How to Be a Successful Home Worker

If you are a student, parent or your job just requires you to dedicate time from home, it is a convenient work situation. Top reasons workers want to work from home is the freedom to set their own schedule, saving money by avoiding commute and lunch specials, and when done properly, more productive productivity. However, without set boundaries it’s easy to veer off track with distractions like television and household chores. Our families and friends If you are one of 30 million Americans that work from home you understand the many benefits and obstacles that come along with working from home. If you have decided to become a telecommuter, even part time, you can learn to maximize your production using these simple instructions


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    Create A Work Space. This doesn’t have to be a separate room, instead just a designated space that will act as your center of operations. This space should be able to accommodate all your supplies, so when you sit down you can jump right into work mode. Another plus of a home work space: tax deduction on maybe everything you buy for your home office and some of your utility and rent bills too.
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    Dressing The Part. Different things work for different people. If a shower, your favorite sweats and a cup of coffee is all you need to get into work mode, that’s great. If you feel most confident doing conference calls in your underpants, that’s great too; working from home gives us a comfort that allows us to get our game face on. The dress code is your prerogative, but a nice blouse or button up for a professional video call is required to maintain your image as a professional in your field. As well, you may not come in contact with your professional contacts often, but that is no excuse to ignore our personal hygiene.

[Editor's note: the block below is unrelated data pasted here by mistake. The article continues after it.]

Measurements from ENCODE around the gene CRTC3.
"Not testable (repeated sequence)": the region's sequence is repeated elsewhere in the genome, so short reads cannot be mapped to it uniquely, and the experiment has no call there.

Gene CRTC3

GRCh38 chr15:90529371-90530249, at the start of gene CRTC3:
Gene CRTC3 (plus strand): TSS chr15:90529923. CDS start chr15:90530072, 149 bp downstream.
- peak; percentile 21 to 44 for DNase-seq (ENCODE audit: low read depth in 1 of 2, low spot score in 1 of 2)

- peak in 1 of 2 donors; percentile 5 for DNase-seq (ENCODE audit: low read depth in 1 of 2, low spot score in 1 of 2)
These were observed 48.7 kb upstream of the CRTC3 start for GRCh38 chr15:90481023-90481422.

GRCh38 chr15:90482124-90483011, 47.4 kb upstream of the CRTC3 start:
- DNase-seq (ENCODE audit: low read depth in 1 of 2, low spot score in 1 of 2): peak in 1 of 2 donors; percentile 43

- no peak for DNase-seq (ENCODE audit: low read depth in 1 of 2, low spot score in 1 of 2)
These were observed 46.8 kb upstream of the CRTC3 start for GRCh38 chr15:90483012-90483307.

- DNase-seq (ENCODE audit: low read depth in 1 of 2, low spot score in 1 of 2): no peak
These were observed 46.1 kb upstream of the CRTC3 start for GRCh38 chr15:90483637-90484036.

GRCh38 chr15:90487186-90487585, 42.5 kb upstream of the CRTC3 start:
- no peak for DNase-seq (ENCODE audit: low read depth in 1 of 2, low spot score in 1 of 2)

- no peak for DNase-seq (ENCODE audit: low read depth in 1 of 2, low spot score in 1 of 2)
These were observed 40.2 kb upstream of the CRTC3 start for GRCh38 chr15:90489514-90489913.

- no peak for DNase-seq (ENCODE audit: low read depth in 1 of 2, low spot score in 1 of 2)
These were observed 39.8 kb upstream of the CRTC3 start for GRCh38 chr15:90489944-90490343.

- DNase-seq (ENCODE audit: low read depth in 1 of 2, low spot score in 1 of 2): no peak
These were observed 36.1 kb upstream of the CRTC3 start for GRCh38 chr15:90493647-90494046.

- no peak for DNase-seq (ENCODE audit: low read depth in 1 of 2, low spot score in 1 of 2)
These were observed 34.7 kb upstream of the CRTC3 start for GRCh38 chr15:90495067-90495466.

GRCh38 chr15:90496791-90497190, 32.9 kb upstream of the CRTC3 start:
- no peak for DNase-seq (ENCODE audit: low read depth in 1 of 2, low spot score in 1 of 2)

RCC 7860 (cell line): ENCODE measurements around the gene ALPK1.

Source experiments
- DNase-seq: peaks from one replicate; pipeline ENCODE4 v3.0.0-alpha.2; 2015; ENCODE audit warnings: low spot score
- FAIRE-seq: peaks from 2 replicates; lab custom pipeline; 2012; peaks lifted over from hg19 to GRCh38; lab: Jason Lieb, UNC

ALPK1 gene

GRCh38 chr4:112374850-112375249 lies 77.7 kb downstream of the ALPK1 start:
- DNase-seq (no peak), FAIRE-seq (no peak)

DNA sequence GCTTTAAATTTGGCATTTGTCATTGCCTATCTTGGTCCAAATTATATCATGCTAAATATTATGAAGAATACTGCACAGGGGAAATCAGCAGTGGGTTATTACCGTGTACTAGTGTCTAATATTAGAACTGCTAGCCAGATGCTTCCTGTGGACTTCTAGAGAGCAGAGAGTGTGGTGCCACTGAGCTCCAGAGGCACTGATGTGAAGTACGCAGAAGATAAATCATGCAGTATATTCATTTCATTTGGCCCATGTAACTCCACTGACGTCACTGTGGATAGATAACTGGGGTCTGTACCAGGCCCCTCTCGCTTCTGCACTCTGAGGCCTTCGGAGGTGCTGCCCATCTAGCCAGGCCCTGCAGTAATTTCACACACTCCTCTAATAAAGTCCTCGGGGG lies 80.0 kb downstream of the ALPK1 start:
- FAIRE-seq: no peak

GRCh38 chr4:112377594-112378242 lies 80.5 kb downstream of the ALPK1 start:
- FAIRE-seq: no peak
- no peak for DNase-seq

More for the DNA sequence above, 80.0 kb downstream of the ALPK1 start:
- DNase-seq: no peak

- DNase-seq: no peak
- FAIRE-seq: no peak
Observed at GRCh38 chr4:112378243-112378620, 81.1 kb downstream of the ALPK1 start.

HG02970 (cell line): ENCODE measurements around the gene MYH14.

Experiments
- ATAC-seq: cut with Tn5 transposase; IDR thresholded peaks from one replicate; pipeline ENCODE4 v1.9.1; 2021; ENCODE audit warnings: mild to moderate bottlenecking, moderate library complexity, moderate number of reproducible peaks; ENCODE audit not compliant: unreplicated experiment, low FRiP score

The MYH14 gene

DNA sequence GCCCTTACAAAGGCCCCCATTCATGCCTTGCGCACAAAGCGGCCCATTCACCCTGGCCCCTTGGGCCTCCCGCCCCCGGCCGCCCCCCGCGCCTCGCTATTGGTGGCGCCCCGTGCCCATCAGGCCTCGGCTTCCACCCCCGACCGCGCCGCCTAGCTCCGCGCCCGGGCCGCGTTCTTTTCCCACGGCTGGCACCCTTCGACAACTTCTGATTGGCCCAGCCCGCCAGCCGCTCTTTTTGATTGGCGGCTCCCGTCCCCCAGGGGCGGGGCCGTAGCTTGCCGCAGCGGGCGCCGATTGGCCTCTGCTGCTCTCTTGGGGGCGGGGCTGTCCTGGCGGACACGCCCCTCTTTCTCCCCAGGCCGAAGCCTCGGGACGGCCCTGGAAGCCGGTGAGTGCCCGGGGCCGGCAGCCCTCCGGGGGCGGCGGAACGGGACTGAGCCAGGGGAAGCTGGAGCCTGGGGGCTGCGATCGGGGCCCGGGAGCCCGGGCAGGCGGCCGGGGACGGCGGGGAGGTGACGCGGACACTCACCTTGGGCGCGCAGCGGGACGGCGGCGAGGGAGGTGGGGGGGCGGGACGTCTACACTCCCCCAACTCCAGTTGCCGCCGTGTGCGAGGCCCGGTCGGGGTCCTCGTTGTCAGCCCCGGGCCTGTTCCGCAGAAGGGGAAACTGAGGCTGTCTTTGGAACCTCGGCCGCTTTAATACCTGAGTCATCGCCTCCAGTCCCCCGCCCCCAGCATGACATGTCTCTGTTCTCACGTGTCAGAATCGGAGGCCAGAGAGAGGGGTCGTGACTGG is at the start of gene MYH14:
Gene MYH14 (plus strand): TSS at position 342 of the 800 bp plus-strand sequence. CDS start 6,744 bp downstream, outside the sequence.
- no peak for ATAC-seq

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    Join The Conversation. Working from home isn't about cutting yourself off from the world. You should actually be connecting by networking through social media platforms. In a conventional work setting you have the watercooler to catch up with other employees. When you are at home and starved for conversation, take a break to go online and join a networking group. Keep your online profiles up to date with your professional accomplishments. You never know what professional opportunity is lurking on your online profile.
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    Leave The Conversation. In a conventional workplace it would detrimental to your future at the company if you were sitting at your desk posting all day. Same rule applies when working from home. There’s no boss to check your work progress, and your computer doesn't have website blocks on it; getting sucked into the latest trending Twitter hashtag is so easy. The solution is simple: turn off the Wi-Fi. If you need internet connection to work then try a web-blocker.